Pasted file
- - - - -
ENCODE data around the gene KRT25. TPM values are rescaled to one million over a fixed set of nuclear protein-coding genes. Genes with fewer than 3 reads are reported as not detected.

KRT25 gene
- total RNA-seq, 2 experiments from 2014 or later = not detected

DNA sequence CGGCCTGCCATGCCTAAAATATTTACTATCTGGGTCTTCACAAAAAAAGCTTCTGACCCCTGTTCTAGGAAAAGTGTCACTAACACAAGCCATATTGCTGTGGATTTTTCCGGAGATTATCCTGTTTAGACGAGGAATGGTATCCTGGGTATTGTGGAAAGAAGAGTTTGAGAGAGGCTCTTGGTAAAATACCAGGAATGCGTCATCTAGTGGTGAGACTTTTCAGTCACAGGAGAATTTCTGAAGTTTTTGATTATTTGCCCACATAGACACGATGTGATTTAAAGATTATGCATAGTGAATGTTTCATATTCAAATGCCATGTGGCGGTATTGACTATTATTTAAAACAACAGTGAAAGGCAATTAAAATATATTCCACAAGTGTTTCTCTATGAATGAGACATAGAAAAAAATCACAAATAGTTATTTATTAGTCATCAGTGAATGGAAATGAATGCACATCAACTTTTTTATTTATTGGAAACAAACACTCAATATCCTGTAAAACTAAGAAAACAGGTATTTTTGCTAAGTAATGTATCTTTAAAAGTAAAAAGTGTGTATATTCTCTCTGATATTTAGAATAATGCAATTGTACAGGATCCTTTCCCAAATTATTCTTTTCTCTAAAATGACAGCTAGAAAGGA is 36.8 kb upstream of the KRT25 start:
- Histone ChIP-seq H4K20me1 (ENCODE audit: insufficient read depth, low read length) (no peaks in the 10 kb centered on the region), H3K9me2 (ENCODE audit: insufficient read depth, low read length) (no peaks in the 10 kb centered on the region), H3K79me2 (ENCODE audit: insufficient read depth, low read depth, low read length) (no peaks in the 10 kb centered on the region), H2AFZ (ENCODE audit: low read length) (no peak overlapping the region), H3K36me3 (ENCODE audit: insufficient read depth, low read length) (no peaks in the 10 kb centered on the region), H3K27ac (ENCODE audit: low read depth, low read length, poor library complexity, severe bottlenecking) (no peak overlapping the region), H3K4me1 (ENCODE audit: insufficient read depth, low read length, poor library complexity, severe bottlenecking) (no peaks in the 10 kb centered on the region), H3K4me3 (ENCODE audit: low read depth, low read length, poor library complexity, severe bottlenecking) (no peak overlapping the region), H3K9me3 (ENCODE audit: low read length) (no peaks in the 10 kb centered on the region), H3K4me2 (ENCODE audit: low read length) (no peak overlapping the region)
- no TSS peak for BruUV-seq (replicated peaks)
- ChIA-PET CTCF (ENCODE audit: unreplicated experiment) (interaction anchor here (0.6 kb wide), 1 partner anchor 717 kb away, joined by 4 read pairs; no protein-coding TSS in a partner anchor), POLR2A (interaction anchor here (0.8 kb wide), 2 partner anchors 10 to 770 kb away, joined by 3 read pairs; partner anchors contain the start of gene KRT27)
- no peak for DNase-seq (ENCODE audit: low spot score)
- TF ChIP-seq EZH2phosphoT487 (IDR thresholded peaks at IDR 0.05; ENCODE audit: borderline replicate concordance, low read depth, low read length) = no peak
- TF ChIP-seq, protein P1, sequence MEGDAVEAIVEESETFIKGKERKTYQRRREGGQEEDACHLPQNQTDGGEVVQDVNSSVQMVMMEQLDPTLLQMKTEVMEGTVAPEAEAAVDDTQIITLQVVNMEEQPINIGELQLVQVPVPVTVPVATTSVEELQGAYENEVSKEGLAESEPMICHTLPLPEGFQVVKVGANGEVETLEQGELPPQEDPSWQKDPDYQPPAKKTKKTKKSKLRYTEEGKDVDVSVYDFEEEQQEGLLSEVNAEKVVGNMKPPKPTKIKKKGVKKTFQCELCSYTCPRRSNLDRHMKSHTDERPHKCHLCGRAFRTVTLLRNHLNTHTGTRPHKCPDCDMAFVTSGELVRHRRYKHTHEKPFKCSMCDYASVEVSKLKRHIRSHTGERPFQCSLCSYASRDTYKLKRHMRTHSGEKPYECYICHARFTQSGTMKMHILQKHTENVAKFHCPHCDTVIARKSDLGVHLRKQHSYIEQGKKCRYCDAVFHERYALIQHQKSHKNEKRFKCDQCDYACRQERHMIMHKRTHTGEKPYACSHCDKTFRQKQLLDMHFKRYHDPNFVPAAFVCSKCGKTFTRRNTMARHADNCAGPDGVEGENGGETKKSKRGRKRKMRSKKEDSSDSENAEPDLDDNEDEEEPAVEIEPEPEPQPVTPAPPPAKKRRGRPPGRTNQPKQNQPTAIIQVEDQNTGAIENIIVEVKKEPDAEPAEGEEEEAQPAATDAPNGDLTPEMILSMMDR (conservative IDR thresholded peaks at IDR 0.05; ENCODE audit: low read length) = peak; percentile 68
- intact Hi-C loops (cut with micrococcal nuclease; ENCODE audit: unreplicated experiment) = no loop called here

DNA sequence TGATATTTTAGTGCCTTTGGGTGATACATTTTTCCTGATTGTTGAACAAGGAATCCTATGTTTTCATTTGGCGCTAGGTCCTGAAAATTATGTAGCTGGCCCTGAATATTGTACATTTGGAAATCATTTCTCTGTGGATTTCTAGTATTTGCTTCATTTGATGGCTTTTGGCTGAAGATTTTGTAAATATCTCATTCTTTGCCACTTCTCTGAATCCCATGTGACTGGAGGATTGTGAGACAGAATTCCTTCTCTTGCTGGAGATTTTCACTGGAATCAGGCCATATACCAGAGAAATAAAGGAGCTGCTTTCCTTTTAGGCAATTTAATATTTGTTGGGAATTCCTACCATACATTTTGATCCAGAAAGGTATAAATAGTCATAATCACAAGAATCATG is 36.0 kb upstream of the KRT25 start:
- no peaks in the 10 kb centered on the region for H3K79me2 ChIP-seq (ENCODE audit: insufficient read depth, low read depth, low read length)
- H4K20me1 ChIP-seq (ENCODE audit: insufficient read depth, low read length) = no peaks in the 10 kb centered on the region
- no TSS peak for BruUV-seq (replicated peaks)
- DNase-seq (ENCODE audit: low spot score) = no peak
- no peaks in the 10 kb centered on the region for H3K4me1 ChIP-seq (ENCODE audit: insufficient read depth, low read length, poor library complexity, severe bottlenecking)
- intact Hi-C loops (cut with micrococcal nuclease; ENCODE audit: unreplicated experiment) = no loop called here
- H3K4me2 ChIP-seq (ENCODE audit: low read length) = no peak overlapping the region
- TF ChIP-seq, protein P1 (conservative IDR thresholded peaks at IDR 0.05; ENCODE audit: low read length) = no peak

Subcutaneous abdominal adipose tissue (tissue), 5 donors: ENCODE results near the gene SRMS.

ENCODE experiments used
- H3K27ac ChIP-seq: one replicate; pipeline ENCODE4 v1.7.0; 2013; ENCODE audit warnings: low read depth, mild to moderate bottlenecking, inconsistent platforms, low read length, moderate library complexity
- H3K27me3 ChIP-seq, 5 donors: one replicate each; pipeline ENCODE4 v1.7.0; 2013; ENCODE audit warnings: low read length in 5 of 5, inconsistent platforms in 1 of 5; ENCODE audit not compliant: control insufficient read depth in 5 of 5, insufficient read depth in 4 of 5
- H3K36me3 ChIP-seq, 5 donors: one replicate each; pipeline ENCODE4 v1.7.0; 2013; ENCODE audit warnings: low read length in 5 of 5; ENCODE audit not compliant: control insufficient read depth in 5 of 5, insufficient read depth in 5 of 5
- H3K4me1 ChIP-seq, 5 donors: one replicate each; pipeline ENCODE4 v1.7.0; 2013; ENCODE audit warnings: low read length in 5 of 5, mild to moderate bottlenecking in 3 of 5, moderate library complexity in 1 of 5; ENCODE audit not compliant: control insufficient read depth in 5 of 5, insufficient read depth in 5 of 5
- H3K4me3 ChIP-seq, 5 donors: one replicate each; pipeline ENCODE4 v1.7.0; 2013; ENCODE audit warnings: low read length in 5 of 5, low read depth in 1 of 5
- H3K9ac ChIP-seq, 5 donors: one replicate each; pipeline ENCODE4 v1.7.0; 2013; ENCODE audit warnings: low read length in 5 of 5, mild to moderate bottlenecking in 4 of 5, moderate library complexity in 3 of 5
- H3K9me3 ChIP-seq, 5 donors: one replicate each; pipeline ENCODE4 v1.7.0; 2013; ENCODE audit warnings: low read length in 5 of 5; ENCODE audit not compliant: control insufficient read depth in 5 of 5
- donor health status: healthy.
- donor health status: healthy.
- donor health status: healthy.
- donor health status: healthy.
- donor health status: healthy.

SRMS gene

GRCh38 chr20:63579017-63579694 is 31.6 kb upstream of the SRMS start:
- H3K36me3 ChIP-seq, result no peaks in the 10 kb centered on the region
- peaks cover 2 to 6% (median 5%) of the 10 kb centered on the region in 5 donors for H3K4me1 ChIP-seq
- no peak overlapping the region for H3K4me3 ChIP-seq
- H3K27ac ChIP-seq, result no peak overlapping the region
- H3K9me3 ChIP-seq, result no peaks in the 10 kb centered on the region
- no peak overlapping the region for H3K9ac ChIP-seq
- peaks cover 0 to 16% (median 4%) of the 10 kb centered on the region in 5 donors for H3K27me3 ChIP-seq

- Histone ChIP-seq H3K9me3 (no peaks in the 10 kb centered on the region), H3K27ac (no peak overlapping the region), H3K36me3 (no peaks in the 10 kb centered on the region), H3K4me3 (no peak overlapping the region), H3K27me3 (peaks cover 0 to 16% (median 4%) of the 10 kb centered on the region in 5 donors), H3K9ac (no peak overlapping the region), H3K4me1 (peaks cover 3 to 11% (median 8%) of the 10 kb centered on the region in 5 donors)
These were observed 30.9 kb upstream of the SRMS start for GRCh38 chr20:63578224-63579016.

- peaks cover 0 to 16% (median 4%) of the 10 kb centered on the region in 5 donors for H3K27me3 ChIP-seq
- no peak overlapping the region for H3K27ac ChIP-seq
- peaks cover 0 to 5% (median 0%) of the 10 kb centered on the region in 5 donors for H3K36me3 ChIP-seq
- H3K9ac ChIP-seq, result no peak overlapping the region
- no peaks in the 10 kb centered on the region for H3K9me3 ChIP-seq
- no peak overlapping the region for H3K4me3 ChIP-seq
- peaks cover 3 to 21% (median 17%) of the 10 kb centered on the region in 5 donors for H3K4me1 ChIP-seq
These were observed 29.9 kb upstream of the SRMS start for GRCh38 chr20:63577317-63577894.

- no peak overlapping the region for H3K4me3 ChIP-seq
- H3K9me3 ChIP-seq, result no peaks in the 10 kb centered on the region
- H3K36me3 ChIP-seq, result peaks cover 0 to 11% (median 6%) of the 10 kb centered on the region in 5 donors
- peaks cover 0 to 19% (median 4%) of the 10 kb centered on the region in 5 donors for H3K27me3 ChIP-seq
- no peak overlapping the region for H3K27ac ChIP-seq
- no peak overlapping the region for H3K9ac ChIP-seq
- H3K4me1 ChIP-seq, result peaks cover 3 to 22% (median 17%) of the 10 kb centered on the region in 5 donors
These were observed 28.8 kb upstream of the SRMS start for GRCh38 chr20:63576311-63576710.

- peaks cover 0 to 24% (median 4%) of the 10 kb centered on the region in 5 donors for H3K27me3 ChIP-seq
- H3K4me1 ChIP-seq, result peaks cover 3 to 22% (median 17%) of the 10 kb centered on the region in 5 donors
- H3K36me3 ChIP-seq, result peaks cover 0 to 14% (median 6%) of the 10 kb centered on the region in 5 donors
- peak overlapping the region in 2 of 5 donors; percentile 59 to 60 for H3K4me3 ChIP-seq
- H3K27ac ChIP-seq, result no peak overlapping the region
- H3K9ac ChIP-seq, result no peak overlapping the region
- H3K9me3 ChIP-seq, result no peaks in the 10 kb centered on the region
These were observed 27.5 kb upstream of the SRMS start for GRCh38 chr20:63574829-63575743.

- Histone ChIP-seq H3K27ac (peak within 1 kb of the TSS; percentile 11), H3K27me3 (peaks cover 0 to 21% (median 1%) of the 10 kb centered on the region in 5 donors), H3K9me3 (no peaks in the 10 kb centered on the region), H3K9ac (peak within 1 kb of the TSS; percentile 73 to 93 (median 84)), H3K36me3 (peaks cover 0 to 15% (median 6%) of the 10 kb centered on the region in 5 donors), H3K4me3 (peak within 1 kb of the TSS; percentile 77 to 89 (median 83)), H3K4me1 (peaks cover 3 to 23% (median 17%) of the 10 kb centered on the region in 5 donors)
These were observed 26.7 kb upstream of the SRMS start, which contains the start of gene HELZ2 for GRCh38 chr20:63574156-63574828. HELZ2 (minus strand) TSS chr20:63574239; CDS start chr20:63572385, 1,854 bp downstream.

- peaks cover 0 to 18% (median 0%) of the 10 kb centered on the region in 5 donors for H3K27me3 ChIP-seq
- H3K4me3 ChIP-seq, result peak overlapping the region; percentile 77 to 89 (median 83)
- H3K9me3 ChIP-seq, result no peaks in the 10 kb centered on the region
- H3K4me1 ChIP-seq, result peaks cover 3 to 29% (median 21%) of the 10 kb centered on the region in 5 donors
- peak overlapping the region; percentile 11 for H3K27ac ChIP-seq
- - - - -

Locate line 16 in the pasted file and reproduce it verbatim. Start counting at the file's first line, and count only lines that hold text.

- DNase-seq (ENCODE audit: low spot score) = no peak